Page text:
Zero to one

This book's information was updated 2 years ago.

This book surely caught my eye, and I decided to read it. I’ve not yet added an excerpt for this book. Till then, see what I have written about this book so far. I’m sure you’ll find something interesting!

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Author: Blake Masters, Peter Thiel
Total Pages: 187
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Zero to One is about how to build companies that create new things. This book teaches us about entrepreneurship, but the author clearly states that there is no concrete formula for success which can be taught. This is because every innovation is new and unique.

Indeed, the single most powerful pattern I have noticed is that successful people find value in unexpected places, and they do this by thinking about business from first principles instead of formulas.

~ the author

Positively defined, a startup is the largest group of people you can convince of a plan to build a different future.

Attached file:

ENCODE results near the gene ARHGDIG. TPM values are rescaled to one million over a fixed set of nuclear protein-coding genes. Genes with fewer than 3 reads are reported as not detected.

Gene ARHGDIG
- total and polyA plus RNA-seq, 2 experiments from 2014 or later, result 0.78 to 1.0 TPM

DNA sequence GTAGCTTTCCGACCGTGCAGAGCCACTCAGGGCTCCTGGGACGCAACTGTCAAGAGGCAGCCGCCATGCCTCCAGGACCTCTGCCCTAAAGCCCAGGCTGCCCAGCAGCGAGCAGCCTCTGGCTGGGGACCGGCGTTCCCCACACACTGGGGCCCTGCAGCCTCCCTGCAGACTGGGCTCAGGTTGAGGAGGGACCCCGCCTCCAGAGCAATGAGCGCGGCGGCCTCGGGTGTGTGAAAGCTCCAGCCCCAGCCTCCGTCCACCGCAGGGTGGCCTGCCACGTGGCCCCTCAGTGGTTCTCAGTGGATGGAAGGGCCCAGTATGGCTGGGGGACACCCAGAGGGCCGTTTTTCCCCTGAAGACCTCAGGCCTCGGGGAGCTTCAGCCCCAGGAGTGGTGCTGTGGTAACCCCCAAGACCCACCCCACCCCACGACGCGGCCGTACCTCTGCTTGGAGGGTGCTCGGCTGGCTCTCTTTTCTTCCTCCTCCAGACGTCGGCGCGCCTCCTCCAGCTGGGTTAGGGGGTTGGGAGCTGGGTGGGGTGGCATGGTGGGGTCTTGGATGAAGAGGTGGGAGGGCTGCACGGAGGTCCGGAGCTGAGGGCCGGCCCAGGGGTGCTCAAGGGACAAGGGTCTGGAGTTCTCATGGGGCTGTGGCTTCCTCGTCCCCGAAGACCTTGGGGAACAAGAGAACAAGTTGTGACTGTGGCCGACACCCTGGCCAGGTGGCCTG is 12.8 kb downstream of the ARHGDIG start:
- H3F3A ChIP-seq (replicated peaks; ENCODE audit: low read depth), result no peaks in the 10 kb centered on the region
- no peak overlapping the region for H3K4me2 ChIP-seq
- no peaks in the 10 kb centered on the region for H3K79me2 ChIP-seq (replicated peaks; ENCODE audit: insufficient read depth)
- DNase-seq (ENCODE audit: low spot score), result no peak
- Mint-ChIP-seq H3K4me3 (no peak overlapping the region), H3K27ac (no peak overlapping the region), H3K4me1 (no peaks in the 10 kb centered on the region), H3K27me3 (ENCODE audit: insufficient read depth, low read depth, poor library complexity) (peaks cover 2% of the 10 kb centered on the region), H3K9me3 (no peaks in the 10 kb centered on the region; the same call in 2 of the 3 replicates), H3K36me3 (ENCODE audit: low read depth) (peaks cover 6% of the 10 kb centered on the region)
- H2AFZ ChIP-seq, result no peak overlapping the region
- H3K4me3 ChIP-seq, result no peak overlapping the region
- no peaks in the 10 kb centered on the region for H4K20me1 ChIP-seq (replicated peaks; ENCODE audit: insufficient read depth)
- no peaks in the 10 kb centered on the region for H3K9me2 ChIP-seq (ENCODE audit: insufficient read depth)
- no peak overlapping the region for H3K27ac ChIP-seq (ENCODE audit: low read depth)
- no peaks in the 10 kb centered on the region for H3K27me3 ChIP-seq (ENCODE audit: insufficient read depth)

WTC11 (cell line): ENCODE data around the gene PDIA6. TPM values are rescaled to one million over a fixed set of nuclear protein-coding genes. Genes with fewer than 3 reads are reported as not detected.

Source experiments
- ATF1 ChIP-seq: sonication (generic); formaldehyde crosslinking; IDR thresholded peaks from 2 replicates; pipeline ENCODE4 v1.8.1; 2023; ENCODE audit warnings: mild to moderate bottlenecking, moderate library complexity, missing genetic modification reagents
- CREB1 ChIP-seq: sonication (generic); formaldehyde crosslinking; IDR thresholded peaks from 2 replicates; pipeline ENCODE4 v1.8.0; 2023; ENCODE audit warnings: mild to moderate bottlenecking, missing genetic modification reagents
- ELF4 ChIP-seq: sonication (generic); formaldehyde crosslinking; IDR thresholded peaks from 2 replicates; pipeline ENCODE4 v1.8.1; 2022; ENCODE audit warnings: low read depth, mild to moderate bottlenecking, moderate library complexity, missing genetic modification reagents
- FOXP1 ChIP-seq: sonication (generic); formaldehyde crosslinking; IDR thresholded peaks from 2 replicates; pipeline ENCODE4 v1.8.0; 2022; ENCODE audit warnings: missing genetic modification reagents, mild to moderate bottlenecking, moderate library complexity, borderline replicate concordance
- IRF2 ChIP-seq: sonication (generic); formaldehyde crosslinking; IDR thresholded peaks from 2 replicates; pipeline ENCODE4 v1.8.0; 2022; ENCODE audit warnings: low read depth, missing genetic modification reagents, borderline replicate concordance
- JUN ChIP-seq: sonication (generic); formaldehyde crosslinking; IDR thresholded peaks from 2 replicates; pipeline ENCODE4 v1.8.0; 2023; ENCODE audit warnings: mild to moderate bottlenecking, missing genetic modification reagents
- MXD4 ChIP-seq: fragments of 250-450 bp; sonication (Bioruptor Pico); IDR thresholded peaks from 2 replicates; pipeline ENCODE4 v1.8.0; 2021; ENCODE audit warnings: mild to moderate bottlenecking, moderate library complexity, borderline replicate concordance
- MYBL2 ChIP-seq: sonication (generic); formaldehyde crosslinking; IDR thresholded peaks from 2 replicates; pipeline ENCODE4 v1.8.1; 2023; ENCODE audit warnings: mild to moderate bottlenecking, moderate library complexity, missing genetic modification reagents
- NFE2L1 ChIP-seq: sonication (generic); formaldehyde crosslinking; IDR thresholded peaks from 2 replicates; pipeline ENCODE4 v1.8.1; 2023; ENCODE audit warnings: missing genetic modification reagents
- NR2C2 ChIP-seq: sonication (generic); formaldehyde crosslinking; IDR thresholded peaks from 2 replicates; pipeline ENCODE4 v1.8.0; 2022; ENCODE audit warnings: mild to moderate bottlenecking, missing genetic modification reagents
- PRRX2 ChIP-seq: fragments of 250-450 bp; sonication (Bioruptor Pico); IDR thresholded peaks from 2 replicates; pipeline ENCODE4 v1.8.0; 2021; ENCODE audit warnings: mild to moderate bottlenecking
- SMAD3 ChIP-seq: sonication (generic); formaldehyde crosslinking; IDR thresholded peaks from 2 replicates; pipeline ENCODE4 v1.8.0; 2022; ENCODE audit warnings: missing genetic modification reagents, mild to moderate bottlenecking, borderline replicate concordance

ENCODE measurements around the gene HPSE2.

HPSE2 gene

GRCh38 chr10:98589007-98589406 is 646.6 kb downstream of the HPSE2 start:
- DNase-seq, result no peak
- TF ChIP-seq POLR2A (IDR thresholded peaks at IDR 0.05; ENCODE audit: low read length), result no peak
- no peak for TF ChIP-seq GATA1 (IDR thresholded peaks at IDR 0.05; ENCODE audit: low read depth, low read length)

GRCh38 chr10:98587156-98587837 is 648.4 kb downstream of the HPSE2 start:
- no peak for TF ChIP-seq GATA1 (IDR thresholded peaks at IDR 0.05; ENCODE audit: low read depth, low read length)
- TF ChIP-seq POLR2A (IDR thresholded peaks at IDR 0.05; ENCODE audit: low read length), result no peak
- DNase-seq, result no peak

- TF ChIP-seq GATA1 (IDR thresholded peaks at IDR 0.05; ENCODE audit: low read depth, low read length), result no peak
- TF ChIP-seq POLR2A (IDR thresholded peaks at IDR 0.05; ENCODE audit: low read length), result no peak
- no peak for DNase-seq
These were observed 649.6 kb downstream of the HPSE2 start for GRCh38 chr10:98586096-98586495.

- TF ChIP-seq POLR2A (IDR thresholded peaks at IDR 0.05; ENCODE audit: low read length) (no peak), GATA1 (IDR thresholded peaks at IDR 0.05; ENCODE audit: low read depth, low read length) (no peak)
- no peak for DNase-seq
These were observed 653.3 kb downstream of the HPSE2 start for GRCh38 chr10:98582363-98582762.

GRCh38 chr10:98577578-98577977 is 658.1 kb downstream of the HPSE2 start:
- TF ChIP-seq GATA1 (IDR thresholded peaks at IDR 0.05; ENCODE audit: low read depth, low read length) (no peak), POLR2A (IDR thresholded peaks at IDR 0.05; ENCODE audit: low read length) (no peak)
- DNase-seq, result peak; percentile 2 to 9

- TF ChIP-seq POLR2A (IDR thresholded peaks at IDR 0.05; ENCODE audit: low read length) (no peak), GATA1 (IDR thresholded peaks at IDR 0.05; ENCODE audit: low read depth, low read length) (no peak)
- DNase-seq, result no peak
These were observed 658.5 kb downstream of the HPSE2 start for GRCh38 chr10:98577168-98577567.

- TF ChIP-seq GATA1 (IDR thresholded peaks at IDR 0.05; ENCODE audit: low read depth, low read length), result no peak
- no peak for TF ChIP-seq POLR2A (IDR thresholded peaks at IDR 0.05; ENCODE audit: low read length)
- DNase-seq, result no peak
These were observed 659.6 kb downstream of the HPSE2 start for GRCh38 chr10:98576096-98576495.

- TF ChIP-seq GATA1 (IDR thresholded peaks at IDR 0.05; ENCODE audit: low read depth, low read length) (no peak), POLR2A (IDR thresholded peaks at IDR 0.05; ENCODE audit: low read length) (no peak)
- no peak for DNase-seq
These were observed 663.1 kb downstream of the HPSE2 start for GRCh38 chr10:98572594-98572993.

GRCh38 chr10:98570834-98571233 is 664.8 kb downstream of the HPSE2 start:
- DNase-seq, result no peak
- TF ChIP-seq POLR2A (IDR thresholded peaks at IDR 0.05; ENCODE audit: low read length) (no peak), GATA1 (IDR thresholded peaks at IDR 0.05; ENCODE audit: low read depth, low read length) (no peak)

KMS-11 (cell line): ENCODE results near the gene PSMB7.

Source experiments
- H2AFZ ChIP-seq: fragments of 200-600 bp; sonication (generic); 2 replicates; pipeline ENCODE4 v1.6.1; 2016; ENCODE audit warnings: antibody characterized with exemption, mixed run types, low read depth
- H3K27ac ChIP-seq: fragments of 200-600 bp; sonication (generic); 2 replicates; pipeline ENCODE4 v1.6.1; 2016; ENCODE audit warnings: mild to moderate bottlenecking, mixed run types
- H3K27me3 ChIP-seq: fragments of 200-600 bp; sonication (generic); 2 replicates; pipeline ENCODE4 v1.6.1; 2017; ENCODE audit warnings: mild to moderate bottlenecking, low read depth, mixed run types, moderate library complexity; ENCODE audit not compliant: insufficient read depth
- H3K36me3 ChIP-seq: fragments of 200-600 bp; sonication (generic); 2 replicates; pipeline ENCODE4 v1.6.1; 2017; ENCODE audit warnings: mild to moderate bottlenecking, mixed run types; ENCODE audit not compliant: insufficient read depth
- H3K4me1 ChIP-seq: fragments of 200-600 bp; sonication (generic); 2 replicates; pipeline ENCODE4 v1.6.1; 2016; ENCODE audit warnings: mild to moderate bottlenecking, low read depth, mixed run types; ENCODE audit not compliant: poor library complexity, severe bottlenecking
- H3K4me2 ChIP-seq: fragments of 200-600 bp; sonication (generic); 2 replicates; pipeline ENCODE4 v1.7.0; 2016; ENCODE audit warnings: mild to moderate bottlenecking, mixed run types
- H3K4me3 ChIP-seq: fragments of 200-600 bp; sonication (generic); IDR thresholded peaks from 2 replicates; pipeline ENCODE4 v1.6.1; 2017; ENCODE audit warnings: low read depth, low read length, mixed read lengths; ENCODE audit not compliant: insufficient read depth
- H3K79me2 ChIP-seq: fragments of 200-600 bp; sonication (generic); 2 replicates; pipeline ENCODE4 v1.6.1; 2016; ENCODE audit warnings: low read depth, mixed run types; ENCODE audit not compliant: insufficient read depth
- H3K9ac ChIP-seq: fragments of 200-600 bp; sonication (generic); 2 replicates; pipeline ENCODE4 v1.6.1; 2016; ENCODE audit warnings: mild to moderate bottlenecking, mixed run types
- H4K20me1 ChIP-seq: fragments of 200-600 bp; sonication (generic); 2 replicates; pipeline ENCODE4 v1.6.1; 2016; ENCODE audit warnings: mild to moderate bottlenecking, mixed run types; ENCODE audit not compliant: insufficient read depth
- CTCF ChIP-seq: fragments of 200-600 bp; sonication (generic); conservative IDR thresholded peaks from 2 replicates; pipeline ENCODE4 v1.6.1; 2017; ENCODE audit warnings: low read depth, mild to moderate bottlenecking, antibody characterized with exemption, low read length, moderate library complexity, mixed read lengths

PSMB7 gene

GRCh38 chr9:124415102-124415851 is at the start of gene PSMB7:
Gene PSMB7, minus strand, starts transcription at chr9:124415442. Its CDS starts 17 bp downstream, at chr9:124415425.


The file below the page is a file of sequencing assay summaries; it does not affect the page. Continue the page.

The entrepreneurs who stuck with Silicon Valley learned four big lessons from the dot-com crash that still guide business thinking today:

  1. Make incremental advances Grand visions inflated the bubble, so they should not be indulged. Anyone who claims to be able to do something great is suspect, and anyone who wants to change the world should be more humble. Small, incremental steps are the only safe path forward.
  2. Stay lean and flexible All companies must be “lean,” which is code for “unplanned.” You should not know what your business will do; planning is arrogant and inflexible. Instead you should try things out, “iterate,” and treat entrepreneurship as agnostic experimentation.
  3. Improve on the competition Don’t try to create a new market prematurely. The only way to know you have a real business is to start with an already existing customer, so you should build your company by improving on recognizable products already offered by successful competitors.
  4. Focus on product, not sales. If your product requires advertising or salespeople to sell it, it’s not good enough: technology is primarily about product development, not distribution. Bubble-era advertising was obviously wasteful, so the only sustainable growth is viral growth.

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